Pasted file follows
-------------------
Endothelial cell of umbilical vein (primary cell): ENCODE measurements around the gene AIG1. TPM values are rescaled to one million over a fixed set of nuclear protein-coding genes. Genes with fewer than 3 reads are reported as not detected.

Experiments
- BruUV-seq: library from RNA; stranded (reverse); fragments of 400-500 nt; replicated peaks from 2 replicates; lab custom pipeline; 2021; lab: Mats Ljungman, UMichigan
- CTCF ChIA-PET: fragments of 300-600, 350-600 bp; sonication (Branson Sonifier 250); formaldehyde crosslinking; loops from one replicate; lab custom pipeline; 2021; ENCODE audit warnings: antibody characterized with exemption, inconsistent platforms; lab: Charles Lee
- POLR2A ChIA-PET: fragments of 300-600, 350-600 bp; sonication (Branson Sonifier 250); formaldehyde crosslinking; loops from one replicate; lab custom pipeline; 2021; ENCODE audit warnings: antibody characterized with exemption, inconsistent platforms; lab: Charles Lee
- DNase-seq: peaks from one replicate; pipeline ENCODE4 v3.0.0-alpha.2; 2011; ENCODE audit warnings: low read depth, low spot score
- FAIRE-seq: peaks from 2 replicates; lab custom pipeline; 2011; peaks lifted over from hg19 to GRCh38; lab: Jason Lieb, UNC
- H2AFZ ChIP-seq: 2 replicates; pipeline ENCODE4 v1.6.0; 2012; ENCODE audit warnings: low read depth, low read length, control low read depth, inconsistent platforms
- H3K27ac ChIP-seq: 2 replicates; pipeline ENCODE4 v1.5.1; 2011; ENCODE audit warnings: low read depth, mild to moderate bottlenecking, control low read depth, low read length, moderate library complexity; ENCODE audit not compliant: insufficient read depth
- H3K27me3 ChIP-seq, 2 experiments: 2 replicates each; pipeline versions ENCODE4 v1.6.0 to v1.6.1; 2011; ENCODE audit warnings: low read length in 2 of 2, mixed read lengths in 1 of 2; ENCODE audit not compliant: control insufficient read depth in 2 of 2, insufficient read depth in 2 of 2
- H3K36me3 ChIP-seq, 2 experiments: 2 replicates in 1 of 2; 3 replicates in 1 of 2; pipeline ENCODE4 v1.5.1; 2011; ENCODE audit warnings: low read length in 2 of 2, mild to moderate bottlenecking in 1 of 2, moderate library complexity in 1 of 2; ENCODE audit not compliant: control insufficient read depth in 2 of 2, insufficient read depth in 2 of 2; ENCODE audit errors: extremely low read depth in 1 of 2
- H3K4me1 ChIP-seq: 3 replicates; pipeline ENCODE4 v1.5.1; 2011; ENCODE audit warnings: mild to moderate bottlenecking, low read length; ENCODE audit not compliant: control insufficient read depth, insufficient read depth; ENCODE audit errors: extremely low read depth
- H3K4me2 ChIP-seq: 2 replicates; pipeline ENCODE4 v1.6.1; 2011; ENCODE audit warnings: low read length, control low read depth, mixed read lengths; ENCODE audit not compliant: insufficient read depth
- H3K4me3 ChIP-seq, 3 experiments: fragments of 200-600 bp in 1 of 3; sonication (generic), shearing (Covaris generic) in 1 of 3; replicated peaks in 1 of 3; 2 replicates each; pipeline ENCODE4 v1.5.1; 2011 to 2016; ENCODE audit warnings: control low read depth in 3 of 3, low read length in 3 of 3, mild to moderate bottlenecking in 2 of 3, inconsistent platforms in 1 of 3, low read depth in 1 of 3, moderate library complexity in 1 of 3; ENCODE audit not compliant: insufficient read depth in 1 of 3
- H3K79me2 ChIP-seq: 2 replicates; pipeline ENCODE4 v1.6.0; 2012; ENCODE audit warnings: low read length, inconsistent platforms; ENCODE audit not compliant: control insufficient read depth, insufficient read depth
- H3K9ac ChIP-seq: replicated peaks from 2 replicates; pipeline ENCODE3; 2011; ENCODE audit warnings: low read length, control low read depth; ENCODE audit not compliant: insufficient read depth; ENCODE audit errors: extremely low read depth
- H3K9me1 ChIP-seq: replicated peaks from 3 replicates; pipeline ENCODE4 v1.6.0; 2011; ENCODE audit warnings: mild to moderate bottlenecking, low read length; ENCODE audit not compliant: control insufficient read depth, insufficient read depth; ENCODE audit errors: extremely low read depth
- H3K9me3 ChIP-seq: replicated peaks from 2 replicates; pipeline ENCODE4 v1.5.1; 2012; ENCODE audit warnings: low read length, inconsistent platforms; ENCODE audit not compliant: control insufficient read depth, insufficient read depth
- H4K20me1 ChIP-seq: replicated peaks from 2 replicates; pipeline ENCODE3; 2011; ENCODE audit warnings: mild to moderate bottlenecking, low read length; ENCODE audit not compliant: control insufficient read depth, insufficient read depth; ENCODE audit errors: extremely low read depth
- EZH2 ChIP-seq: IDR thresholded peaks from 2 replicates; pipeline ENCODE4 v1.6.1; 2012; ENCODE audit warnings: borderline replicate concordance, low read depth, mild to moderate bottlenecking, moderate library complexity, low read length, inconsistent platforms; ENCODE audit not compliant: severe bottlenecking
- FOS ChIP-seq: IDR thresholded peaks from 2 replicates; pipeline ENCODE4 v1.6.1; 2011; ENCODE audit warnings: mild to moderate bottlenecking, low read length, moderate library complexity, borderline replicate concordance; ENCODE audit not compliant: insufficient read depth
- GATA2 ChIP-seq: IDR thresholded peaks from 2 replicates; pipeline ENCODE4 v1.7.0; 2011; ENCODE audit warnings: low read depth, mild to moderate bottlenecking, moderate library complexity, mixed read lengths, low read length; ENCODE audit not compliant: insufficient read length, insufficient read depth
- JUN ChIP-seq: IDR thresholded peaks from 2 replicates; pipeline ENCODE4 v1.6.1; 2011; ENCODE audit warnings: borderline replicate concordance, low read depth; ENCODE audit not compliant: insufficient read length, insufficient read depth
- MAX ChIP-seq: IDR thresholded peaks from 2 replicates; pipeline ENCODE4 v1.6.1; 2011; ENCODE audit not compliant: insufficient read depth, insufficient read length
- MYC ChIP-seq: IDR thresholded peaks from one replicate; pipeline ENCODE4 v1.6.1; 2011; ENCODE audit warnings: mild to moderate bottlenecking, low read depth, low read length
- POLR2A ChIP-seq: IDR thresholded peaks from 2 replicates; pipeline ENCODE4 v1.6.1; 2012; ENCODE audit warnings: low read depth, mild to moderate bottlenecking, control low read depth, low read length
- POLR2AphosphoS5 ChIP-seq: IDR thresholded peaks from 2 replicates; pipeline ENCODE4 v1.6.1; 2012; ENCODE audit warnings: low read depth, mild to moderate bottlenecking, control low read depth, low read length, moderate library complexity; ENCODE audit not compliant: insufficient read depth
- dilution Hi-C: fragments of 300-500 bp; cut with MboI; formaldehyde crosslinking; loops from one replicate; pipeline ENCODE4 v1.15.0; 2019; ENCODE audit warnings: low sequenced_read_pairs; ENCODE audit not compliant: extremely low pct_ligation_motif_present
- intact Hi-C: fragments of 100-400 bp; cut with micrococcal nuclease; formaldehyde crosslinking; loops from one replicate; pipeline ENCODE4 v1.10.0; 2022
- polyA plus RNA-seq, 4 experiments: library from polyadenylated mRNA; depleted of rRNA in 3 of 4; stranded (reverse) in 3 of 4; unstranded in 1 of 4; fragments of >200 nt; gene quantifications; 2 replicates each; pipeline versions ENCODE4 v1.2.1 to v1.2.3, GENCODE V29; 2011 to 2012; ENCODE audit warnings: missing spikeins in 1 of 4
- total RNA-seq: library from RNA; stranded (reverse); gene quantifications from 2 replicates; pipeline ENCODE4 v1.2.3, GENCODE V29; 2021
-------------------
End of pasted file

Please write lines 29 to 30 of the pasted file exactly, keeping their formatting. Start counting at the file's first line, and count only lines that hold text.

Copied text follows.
- intact Hi-C: fragments of 100-400 bp; cut with micrococcal nuclease; formaldehyde crosslinking; loops from one replicate; pipeline ENCODE4 v1.10.0; 2022
- polyA plus RNA-seq, 4 experiments: library from polyadenylated mRNA; depleted of rRNA in 3 of 4; stranded (reverse) in 3 of 4; unstranded in 1 of 4; fragments of >200 nt; gene quantifications; 2 replicates each; pipeline versions ENCODE4 v1.2.1 to v1.2.3, GENCODE V29; 2011 to 2012; ENCODE audit warnings: missing spikeins in 1 of 4